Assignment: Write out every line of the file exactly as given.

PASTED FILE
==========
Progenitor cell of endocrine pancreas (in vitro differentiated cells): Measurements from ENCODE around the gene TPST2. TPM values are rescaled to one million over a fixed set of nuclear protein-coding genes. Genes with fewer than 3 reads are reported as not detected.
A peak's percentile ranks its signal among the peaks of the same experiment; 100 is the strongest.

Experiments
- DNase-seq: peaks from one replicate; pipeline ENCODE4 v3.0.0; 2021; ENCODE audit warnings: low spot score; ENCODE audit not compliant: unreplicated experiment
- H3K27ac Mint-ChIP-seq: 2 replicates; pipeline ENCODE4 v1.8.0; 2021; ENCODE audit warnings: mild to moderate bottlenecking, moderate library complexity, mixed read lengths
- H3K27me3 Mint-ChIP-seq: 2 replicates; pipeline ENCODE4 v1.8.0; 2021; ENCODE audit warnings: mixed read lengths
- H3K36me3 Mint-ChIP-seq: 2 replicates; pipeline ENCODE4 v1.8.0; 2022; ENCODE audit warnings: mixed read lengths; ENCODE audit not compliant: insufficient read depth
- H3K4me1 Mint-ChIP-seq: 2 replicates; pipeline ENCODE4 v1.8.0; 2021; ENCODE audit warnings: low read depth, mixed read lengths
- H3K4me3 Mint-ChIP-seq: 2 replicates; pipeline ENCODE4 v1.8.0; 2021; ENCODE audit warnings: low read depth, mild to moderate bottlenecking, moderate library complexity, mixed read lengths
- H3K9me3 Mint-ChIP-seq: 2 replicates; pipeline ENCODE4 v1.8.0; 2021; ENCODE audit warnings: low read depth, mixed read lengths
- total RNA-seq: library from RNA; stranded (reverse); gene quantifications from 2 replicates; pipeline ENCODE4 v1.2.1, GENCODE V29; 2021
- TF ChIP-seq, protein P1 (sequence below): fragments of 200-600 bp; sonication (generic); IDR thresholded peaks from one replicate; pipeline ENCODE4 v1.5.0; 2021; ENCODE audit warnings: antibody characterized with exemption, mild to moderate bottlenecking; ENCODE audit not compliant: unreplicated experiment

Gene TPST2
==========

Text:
Progenitor cell of endocrine pancreas (in vitro differentiated cells): Measurements from ENCODE around the gene TPST2. TPM values are rescaled to one million over a fixed set of nuclear protein-coding genes. Genes with fewer than 3 reads are reported as not detected.
A peak's percentile ranks its signal among the peaks of the same experiment; 100 is the strongest.

Experiments
- DNase-seq: peaks from one replicate; pipeline ENCODE4 v3.0.0; 2021; ENCODE audit warnings: low spot score; ENCODE audit not compliant: unreplicated experiment
- H3K27ac Mint-ChIP-seq: 2 replicates; pipeline ENCODE4 v1.8.0; 2021; ENCODE audit warnings: mild to moderate bottlenecking, moderate library complexity, mixed read lengths
- H3K27me3 Mint-ChIP-seq: 2 replicates; pipeline ENCODE4 v1.8.0; 2021; ENCODE audit warnings: mixed read lengths
- H3K36me3 Mint-ChIP-seq: 2 replicates; pipeline ENCODE4 v1.8.0; 2022; ENCODE audit warnings: mixed read lengths; ENCODE audit not compliant: insufficient read depth
- H3K4me1 Mint-ChIP-seq: 2 replicates; pipeline ENCODE4 v1.8.0; 2021; ENCODE audit warnings: low read depth, mixed read lengths
- H3K4me3 Mint-ChIP-seq: 2 replicates; pipeline ENCODE4 v1.8.0; 2021; ENCODE audit warnings: low read depth, mild to moderate bottlenecking, moderate library complexity, mixed read lengths
- H3K9me3 Mint-ChIP-seq: 2 replicates; pipeline ENCODE4 v1.8.0; 2021; ENCODE audit warnings: low read depth, mixed read lengths
- total RNA-seq: library from RNA; stranded (reverse); gene quantifications from 2 replicates; pipeline ENCODE4 v1.2.1, GENCODE V29; 2021
- TF ChIP-seq, protein P1 (sequence below): fragments of 200-600 bp; sonication (generic); IDR thresholded peaks from one replicate; pipeline ENCODE4 v1.5.0; 2021; ENCODE audit warnings: antibody characterized with exemption, mild to moderate bottlenecking; ENCODE audit not compliant: unreplicated experiment

Gene TPST2